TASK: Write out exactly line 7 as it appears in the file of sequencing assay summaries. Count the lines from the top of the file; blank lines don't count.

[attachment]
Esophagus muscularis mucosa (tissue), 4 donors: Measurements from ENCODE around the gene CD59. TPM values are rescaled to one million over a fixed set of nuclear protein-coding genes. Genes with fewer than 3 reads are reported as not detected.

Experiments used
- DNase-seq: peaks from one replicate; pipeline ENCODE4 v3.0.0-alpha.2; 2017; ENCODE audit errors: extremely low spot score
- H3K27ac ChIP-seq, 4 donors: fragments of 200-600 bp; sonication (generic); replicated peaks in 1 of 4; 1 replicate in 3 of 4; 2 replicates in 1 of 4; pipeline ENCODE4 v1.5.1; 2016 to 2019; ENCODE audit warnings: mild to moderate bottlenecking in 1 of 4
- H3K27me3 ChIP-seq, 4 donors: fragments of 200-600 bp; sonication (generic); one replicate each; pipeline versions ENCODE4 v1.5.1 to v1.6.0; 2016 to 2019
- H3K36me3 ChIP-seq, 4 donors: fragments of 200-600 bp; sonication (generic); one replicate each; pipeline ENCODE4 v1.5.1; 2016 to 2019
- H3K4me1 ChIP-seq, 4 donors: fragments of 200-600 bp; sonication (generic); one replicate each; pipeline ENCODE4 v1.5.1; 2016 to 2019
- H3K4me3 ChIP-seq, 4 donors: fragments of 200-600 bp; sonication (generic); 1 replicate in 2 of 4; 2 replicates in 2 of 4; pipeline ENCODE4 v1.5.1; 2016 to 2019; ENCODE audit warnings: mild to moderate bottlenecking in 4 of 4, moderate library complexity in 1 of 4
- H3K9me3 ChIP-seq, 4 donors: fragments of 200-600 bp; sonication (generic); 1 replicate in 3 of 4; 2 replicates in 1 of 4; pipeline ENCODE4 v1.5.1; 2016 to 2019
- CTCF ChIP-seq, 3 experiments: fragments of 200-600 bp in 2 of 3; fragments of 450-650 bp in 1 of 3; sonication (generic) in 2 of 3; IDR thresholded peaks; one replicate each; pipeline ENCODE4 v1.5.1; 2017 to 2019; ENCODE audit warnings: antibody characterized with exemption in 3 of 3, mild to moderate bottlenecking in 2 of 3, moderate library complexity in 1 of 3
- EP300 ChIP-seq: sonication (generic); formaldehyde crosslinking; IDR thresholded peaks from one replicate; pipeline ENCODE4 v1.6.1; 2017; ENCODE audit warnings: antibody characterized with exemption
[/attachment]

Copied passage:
- H3K4me1 ChIP-seq, 4 donors: fragments of 200-600 bp; sonication (generic); one replicate each; pipeline ENCODE4 v1.5.1; 2016 to 2019